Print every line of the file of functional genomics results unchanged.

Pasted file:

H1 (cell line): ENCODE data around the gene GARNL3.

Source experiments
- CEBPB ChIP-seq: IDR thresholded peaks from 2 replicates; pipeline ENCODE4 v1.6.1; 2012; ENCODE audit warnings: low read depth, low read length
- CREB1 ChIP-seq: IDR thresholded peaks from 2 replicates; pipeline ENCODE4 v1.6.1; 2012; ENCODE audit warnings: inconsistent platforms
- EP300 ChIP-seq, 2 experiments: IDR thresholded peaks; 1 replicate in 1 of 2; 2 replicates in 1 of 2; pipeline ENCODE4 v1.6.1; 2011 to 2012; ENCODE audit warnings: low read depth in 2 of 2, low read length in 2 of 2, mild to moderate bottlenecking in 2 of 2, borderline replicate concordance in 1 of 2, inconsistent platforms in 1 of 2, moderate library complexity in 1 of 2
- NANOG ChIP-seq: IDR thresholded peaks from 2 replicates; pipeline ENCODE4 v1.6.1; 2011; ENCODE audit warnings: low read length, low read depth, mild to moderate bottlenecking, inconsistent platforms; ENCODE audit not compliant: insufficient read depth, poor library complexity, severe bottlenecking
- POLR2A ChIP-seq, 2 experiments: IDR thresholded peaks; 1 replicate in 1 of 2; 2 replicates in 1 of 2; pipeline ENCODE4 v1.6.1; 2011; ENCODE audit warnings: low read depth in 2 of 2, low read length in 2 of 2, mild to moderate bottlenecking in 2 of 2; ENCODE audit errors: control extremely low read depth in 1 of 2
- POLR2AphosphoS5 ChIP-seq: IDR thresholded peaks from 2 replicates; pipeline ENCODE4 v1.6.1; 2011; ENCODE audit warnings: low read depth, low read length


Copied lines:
H1 (cell line): ENCODE data around the gene GARNL3.

Source experiments
- CEBPB ChIP-seq: IDR thresholded peaks from 2 replicates; pipeline ENCODE4 v1.6.1; 2012; ENCODE audit warnings: low read depth, low read length
- CREB1 ChIP-seq: IDR thresholded peaks from 2 replicates; pipeline ENCODE4 v1.6.1; 2012; ENCODE audit warnings: inconsistent platforms
- EP300 ChIP-seq, 2 experiments: IDR thresholded peaks; 1 replicate in 1 of 2; 2 replicates in 1 of 2; pipeline ENCODE4 v1.6.1; 2011 to 2012; ENCODE audit warnings: low read depth in 2 of 2, low read length in 2 of 2, mild to moderate bottlenecking in 2 of 2, borderline replicate concordance in 1 of 2, inconsistent platforms in 1 of 2, moderate library complexity in 1 of 2
- NANOG ChIP-seq: IDR thresholded peaks from 2 replicates; pipeline ENCODE4 v1.6.1; 2011; ENCODE audit warnings: low read length, low read depth, mild to moderate bottlenecking, inconsistent platforms; ENCODE audit not compliant: insufficient read depth, poor library complexity, severe bottlenecking
- POLR2A ChIP-seq, 2 experiments: IDR thresholded peaks; 1 replicate in 1 of 2; 2 replicates in 1 of 2; pipeline ENCODE4 v1.6.1; 2011; ENCODE audit warnings: low read depth in 2 of 2, low read length in 2 of 2, mild to moderate bottlenecking in 2 of 2; ENCODE audit errors: control extremely low read depth in 1 of 2
- POLR2AphosphoS5 ChIP-seq: IDR thresholded peaks from 2 replicates; pipeline ENCODE4 v1.6.1; 2011; ENCODE audit warnings: low read depth, low read length